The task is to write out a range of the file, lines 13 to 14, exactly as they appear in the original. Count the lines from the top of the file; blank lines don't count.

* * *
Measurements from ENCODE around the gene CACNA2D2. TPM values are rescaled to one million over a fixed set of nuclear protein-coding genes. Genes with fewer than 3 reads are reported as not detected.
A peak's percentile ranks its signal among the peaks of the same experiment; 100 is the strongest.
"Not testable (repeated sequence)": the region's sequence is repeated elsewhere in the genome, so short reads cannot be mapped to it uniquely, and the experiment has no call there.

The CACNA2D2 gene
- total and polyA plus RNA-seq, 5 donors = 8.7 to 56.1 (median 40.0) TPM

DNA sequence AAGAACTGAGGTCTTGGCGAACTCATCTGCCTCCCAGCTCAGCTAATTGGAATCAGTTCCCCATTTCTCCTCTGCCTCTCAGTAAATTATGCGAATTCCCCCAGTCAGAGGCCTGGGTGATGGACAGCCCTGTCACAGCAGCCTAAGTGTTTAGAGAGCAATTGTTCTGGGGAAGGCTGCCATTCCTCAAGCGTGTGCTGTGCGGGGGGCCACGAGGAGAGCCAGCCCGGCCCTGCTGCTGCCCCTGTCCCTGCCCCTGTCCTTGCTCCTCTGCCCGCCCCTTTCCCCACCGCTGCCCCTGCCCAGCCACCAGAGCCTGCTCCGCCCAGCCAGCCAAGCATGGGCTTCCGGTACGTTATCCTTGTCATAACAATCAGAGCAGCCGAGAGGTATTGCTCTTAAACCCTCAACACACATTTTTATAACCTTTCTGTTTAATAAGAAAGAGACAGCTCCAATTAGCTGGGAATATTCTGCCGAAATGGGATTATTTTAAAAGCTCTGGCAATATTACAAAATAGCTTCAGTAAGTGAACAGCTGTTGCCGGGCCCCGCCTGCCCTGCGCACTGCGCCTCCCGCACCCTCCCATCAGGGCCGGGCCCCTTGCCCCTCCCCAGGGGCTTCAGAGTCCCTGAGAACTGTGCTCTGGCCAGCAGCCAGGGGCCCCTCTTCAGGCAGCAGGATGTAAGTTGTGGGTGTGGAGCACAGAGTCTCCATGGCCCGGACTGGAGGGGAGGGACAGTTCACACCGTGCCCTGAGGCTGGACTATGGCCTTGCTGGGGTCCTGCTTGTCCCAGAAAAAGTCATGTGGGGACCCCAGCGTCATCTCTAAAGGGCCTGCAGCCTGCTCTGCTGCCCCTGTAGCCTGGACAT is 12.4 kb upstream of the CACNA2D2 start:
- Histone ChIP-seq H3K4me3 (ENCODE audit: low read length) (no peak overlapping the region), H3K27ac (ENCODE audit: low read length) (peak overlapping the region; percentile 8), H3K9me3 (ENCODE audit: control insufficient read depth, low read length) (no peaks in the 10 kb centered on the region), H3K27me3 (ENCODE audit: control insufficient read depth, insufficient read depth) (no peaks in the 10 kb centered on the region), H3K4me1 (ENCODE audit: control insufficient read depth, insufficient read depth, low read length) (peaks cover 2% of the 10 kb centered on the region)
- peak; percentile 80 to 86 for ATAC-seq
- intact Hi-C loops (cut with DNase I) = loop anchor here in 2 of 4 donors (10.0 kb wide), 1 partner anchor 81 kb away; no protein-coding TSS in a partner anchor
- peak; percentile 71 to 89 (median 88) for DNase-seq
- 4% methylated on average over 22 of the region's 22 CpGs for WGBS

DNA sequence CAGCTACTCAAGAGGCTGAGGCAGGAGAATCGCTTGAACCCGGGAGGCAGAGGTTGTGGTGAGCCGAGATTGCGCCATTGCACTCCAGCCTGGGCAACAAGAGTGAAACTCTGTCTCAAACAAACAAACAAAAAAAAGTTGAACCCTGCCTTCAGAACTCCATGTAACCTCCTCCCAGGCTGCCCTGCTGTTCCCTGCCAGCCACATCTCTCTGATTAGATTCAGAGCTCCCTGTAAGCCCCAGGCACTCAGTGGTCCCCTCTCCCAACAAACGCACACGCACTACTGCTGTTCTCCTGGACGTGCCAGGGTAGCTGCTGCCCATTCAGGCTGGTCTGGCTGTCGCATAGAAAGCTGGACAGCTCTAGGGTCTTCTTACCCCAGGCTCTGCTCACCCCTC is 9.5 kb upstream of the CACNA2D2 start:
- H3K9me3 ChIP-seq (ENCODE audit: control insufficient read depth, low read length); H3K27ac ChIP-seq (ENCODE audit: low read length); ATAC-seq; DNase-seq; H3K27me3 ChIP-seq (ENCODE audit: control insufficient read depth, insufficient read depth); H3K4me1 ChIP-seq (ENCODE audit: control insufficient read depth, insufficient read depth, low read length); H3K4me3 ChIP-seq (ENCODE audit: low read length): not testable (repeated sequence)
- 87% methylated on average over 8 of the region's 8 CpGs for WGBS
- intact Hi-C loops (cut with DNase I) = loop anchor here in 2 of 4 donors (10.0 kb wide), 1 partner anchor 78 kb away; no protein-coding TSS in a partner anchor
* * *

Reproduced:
- H3K9me3 ChIP-seq (ENCODE audit: control insufficient read depth, low read length); H3K27ac ChIP-seq (ENCODE audit: low read length); ATAC-seq; DNase-seq; H3K27me3 ChIP-seq (ENCODE audit: control insufficient read depth, insufficient read depth); H3K4me1 ChIP-seq (ENCODE audit: control insufficient read depth, insufficient read depth, low read length); H3K4me3 ChIP-seq (ENCODE audit: low read length): not testable (repeated sequence)
- 87% methylated on average over 8 of the region's 8 CpGs for WGBS